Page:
Joe: Can you recall a moment where you had to choose between being an author/artist and another career? A decisive moment where you decided to go all out?

Graham Masterton: Being thrown out of school was probably the defining moment of my life. I got a job in a fruit-and-vegetable shop and I was so good at it that after three weeks the company offered to make me the manager. I can still twirl a paper bag of apples like a professional.

At the same time, though, I went to West Sussex College of Art where my sister was training to be an illustrator. I took an entrance test there with the vague idea that I might be a graphic designer and I was offered a place.

However I was then told that the local paper had a vacancy for a trainee reporter. I had a choice: reporter or graphic designer. What swayed me more than anything else was that, as a reporter, I would be out and about all day, unsupervised, and I would be paid from week one. As an art student, I would have to study unpaid for three years, and still be dependent on my mother and stepfather.

I loved being a reporter from the very first day. Just walking into the top floor newsroom with nine manual typewriters hammering away like a rivet shop and phones constantly ringing and the air so thick with cigarette smoke that you could barely breathe.

But on that first day I learned a critical lesson. My very first assignment was to interview a woman whose husband had won a local cycling trophy. Pretty major story! I cycled to her house and knocked on the door and she invited me in and gave me a cup of tea and told me all about her husband’s cycling achievements, which I duly jotted down in my very first notebook. As I was about to leave, however, she said, very quietly: “He beats me.”

I said, “What?”

“Yes,” she said. “Almost every day. No matter what I say it’s always wrong. No matter what I do it’s always wrong. I cook him a meal and he throws it on to the kitchen floor. I buy a dress and he rips it apart and tells me it’s hideous. Then he hits me, although he’s always careful not to bruise my face.”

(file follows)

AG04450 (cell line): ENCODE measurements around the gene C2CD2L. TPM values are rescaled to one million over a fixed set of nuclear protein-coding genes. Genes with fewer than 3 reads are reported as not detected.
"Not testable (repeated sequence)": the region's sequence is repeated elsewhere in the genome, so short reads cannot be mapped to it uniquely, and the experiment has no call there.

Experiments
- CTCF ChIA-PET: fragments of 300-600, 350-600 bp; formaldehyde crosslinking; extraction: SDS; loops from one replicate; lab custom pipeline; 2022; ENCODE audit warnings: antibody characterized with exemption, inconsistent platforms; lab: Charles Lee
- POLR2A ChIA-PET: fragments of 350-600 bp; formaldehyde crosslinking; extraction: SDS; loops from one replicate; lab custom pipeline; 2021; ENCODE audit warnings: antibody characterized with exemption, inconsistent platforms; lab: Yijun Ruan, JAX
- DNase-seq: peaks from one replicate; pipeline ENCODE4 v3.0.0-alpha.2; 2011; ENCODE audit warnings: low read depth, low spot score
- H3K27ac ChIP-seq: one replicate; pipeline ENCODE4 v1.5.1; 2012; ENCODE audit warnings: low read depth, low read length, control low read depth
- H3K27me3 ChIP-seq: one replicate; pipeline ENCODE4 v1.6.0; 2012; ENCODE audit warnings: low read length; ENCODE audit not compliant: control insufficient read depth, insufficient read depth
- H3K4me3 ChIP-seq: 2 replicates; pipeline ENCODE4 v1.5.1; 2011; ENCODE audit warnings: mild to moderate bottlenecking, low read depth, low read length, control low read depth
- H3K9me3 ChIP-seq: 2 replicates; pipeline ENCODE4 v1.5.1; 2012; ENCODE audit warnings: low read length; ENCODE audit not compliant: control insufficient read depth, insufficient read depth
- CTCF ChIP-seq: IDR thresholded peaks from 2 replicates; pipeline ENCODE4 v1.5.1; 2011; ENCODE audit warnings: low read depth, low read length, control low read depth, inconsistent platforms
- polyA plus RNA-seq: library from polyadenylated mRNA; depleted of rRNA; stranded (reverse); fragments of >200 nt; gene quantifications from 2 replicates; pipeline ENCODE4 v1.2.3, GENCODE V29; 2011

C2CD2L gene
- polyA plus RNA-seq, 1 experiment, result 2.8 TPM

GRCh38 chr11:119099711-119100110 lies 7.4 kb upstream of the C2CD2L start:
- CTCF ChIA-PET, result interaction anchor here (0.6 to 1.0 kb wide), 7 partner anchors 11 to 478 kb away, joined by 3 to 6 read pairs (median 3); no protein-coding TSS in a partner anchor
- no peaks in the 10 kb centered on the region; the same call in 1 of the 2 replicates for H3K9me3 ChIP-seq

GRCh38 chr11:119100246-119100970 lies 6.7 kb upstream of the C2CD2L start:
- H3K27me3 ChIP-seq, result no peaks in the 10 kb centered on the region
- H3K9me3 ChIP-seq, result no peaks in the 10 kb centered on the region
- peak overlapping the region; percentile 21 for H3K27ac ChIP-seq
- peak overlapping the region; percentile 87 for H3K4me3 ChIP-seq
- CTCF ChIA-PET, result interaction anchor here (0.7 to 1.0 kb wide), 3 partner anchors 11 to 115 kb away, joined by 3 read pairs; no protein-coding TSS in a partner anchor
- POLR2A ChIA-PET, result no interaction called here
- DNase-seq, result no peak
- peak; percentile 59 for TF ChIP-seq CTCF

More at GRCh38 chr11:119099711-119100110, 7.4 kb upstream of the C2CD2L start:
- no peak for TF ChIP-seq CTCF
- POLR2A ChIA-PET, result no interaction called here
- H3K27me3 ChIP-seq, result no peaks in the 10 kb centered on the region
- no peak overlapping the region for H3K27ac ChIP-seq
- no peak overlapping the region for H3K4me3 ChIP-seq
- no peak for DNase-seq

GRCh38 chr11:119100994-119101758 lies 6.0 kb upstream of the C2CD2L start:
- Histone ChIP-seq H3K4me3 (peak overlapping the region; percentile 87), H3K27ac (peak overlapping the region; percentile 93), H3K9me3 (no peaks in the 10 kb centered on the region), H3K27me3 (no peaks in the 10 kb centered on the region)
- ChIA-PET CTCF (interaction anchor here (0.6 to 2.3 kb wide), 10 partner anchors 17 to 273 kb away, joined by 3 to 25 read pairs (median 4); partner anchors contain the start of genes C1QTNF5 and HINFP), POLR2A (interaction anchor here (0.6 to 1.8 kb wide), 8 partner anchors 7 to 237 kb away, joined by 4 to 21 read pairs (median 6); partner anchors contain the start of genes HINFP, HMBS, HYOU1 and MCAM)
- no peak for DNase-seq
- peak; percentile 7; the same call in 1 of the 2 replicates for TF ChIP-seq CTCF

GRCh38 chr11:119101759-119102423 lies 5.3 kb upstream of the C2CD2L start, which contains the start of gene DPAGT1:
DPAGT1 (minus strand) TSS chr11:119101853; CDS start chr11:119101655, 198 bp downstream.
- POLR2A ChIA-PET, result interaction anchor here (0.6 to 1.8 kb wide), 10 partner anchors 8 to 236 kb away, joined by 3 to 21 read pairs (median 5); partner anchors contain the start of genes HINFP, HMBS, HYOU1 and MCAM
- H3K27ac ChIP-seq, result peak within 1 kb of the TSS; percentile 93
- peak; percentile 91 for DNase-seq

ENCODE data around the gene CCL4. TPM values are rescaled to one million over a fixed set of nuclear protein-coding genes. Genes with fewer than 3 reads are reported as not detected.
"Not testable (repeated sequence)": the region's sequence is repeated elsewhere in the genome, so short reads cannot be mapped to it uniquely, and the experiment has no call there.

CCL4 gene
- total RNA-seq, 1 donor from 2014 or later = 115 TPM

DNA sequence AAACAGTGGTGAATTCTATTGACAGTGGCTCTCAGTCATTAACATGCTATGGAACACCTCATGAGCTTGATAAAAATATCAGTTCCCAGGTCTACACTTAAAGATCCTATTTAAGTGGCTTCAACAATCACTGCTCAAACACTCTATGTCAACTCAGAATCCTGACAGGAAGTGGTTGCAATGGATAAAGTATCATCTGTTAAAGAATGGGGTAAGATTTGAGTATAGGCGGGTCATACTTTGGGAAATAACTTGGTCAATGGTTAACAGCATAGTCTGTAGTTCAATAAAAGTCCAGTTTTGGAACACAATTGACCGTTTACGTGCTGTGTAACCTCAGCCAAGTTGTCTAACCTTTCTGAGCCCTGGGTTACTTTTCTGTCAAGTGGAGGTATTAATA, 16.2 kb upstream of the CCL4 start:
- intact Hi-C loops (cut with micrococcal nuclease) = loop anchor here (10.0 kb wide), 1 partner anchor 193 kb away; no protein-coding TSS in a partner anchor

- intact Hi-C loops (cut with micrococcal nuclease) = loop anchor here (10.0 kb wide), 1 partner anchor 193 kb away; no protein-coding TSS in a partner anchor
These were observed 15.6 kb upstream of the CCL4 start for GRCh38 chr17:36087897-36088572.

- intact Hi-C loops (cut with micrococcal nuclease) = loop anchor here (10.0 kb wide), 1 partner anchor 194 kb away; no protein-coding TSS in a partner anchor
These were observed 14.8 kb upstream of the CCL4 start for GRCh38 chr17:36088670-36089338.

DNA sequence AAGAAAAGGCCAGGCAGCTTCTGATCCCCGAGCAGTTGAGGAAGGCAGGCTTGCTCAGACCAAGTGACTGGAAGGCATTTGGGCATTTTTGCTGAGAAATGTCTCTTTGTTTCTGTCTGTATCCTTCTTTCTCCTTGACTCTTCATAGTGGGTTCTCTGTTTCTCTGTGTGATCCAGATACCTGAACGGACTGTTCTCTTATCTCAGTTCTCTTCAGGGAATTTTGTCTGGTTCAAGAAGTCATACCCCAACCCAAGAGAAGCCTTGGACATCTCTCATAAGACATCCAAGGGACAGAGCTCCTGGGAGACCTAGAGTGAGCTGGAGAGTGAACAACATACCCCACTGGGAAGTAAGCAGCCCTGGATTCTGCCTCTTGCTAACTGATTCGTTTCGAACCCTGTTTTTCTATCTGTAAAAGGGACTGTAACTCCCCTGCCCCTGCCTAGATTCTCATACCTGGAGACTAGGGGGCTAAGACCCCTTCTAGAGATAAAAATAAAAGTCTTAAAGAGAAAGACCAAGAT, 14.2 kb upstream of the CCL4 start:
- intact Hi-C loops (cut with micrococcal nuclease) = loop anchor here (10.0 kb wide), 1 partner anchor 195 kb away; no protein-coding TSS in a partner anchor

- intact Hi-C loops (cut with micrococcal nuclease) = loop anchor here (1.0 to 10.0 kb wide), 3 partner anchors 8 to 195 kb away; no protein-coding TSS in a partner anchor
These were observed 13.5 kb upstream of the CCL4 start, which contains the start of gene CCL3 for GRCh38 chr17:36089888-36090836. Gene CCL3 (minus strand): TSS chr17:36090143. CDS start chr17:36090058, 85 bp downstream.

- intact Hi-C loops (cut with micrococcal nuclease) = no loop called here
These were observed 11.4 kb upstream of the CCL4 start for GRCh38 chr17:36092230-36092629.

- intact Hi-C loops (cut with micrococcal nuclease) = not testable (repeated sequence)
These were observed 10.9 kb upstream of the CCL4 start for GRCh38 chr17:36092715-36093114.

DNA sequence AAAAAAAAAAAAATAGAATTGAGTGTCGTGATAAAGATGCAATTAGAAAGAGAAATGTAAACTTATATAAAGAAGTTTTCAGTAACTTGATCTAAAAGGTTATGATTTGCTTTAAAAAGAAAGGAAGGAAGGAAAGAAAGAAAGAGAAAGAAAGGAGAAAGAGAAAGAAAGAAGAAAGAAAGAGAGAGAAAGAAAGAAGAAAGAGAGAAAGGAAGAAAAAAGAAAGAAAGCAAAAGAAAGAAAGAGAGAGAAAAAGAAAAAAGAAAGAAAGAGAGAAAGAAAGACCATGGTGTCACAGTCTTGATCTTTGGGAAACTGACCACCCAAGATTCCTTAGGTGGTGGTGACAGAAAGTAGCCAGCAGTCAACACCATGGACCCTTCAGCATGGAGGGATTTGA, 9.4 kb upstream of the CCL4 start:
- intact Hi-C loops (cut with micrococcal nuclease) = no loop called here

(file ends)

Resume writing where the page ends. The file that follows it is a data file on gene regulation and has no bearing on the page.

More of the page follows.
I sat and listened to this woman for over an hour, asking her very few questions but very searching questions, such as what was her sex life like, and did she think her husband was having an affair with somebody else? I was remembering my own parents, of course.

When I cycled away from that house I felt as if Heaven had opened and a great ray of light was shining down on me. It was a Damascene moment. I had discovered that as a sympathetic stranger I could ask people the most penetrating questions about their personal lives and they would tell me anything and everything…things that they would never tell their closest friends or any members of their family. That revelation changed my writing for the rest of my life.

 

Joe: How did you respond to your very first success as an author? Was it just rewarding, or did it motivate you even more? Or, did it perhaps feel underwhelmed, which motivated you to even greater heights?

Graham Masterton: After a few months on the Crawley Observer—because I was the only teenager on the staff—I was given my own “pop music” page… I reviewed records, I wrote potted biographies of rock stars, and I covered all of the local pop concerts. I also had my own humorous column “Private Ear.” I was given a byline for this page, and so from early on I was used to seeing my name in print.

After four years training as a reporter I tried to get a job on a London newspaper, but again and again I was turned down as being too young. “Go up and work on a Northern evening paper for a few years, and then try again,” said the news editor of The Daily Telegraph.

Up North? To Manchester, or Liverpool, or Wolverhampton? There was not a hope in hell that I was going to do that. Fortunately a girl reporter from my rival local paper had seen a man on the train reading a new man’s magazine Mayfair, a British rival to Playboy and Penthouse. I wrote an incredibly arrogant letter to them, saying that I was one of the best writers in existence. In fact the letter was so arrogant that they granted me an interview just to see what I was like. They hired me immediately as deputy editor, although to be truthful the staff turned out to be the publisher, the editor, me, a secretary, and the publisher’s German Shepherd. All of the design and photography was farmed out.

Again, though, my experience as a reporter came into play. Every month I had to interview the centre-spread girl of the month, and so I would go to the studios where they were being photographed. Any other men there would be goggling at the girls’ bare breasts, but I spent time talking to them about why they had wanted to become models, what they wanted out of their lives, and what their relationships were like with their boyfriends.

The torrent of intimate information that came out of them gave me the inspiration to devise a regular four-page feature called Quest, which purported to be verbatim conversations about sex and sexual problems. Although I wrote it all myself, it was entirely based on the true facts that these girls had told me…what they wanted sexually, what excited them and what disappointed them.